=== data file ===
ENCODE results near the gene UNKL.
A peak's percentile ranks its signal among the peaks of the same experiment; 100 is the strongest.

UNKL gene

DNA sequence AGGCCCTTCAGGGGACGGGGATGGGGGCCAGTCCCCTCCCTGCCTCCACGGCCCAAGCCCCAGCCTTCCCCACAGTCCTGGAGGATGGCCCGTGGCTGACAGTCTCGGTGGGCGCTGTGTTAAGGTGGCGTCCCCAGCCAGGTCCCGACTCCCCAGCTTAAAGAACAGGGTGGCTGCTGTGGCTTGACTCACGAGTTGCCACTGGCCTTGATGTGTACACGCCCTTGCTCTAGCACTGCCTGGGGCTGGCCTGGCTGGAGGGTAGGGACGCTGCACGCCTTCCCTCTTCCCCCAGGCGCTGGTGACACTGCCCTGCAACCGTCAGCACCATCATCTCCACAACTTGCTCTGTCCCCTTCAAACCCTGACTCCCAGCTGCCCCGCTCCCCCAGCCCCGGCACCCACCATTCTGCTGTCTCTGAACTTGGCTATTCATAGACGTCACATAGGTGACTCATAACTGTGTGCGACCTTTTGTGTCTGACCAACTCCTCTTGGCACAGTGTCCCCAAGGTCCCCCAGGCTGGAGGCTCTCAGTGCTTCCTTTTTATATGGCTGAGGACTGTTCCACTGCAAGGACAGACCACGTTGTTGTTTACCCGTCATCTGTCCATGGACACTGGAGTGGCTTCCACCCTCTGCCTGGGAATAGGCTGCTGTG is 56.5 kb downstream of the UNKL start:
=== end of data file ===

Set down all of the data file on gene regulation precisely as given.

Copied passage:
ENCODE results near the gene UNKL.
A peak's percentile ranks its signal among the peaks of the same experiment; 100 is the strongest.

UNKL gene

DNA sequence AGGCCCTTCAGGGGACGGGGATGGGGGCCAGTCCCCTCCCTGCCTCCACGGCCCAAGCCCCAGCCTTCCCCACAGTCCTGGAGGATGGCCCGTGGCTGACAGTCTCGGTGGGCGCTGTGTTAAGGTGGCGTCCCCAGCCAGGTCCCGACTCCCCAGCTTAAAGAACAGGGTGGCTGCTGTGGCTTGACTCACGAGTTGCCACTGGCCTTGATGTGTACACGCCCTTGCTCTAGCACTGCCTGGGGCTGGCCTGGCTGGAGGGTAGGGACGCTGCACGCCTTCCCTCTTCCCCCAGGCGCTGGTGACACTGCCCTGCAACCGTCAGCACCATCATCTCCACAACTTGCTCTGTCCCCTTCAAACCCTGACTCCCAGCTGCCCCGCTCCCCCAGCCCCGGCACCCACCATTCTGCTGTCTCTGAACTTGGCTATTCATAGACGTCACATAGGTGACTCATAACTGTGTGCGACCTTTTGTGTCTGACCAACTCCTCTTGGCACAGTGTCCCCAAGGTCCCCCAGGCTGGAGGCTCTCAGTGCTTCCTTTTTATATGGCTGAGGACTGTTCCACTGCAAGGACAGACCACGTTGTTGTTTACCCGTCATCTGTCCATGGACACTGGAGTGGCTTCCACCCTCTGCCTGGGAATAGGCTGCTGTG is 56.5 kb downstream of the UNKL start: